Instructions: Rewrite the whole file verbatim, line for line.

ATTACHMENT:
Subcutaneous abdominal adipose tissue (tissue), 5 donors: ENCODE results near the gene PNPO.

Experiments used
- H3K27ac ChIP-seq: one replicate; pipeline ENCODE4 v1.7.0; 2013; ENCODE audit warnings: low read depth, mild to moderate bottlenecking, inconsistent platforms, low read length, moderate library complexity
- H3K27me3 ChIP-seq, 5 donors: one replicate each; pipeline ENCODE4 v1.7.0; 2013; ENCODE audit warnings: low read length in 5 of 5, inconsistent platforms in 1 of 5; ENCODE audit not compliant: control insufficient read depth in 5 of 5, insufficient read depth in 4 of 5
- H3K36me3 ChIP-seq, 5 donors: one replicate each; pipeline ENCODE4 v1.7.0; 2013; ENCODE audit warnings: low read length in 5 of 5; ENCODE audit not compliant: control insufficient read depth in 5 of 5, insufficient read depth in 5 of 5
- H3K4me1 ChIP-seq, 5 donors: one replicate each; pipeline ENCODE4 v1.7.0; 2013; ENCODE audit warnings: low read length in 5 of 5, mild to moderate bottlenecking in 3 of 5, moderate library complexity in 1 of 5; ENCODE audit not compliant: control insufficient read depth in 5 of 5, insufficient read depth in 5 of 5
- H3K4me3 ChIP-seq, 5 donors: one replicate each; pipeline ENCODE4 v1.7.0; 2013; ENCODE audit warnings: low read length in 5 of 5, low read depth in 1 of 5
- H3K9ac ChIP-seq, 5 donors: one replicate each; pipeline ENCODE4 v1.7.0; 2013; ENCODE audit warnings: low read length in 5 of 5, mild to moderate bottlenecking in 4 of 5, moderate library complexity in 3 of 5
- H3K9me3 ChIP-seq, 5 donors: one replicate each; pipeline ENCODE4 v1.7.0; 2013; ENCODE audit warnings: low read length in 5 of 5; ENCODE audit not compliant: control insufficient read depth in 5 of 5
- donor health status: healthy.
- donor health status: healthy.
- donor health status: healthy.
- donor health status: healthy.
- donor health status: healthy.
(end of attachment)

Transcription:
Subcutaneous abdominal adipose tissue (tissue), 5 donors: ENCODE results near the gene PNPO.

Experiments used
- H3K27ac ChIP-seq: one replicate; pipeline ENCODE4 v1.7.0; 2013; ENCODE audit warnings: low read depth, mild to moderate bottlenecking, inconsistent platforms, low read length, moderate library complexity
- H3K27me3 ChIP-seq, 5 donors: one replicate each; pipeline ENCODE4 v1.7.0; 2013; ENCODE audit warnings: low read length in 5 of 5, inconsistent platforms in 1 of 5; ENCODE audit not compliant: control insufficient read depth in 5 of 5, insufficient read depth in 4 of 5
- H3K36me3 ChIP-seq, 5 donors: one replicate each; pipeline ENCODE4 v1.7.0; 2013; ENCODE audit warnings: low read length in 5 of 5; ENCODE audit not compliant: control insufficient read depth in 5 of 5, insufficient read depth in 5 of 5
- H3K4me1 ChIP-seq, 5 donors: one replicate each; pipeline ENCODE4 v1.7.0; 2013; ENCODE audit warnings: low read length in 5 of 5, mild to moderate bottlenecking in 3 of 5, moderate library complexity in 1 of 5; ENCODE audit not compliant: control insufficient read depth in 5 of 5, insufficient read depth in 5 of 5
- H3K4me3 ChIP-seq, 5 donors: one replicate each; pipeline ENCODE4 v1.7.0; 2013; ENCODE audit warnings: low read length in 5 of 5, low read depth in 1 of 5
- H3K9ac ChIP-seq, 5 donors: one replicate each; pipeline ENCODE4 v1.7.0; 2013; ENCODE audit warnings: low read length in 5 of 5, mild to moderate bottlenecking in 4 of 5, moderate library complexity in 3 of 5
- H3K9me3 ChIP-seq, 5 donors: one replicate each; pipeline ENCODE4 v1.7.0; 2013; ENCODE audit warnings: low read length in 5 of 5; ENCODE audit not compliant: control insufficient read depth in 5 of 5
- donor health status: healthy.
- donor health status: healthy.
- donor health status: healthy.
- donor health status: healthy.
- donor health status: healthy.